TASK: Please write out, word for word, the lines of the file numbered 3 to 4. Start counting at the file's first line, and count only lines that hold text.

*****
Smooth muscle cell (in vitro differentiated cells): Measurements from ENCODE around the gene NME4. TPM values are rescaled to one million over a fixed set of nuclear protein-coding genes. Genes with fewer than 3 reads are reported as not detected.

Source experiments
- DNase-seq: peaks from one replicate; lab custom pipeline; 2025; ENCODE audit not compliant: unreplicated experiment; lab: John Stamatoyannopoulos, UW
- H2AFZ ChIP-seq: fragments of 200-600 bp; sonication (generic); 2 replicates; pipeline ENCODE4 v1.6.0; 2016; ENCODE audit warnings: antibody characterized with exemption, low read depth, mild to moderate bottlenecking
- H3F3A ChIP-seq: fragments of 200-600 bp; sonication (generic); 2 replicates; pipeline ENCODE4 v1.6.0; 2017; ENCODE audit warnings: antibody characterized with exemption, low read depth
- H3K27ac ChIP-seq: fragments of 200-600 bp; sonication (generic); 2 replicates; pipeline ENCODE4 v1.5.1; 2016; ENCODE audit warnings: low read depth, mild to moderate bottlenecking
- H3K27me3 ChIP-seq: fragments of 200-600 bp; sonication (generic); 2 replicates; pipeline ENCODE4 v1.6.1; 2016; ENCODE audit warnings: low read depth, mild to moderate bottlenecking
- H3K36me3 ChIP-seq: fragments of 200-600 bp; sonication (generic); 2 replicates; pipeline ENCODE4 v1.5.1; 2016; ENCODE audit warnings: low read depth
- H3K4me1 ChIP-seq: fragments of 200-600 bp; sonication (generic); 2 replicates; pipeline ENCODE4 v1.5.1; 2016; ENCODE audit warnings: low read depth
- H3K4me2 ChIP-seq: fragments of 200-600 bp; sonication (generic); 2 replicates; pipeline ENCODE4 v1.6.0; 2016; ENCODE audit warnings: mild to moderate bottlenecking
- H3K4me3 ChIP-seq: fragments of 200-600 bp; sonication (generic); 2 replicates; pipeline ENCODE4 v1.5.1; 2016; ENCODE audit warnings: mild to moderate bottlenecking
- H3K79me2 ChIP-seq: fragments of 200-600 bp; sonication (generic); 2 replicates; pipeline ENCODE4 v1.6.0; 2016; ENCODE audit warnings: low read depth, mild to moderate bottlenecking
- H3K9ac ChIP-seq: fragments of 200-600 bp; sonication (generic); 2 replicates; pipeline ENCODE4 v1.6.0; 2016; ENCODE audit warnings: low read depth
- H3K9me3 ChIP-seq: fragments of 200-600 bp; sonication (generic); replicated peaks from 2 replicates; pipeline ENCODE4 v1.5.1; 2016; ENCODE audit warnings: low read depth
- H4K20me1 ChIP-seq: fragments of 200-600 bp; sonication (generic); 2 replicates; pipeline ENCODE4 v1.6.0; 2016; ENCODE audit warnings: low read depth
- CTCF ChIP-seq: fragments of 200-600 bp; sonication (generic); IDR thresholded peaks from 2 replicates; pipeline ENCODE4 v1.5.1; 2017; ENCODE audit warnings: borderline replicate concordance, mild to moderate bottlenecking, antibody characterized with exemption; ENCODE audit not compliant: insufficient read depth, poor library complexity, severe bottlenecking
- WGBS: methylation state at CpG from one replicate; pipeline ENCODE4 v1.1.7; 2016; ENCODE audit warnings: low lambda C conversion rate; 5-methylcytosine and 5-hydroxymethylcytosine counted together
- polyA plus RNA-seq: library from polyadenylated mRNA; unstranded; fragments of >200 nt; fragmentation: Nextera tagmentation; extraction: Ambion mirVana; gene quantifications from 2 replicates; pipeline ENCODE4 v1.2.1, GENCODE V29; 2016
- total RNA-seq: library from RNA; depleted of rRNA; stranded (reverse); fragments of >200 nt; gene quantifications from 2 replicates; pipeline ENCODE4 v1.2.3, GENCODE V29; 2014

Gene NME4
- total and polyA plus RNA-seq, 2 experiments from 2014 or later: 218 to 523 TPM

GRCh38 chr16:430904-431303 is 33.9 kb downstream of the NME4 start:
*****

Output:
- DNase-seq: peaks from one replicate; lab custom pipeline; 2025; ENCODE audit not compliant: unreplicated experiment; lab: John Stamatoyannopoulos, UW
- H2AFZ ChIP-seq: fragments of 200-600 bp; sonication (generic); 2 replicates; pipeline ENCODE4 v1.6.0; 2016; ENCODE audit warnings: antibody characterized with exemption, low read depth, mild to moderate bottlenecking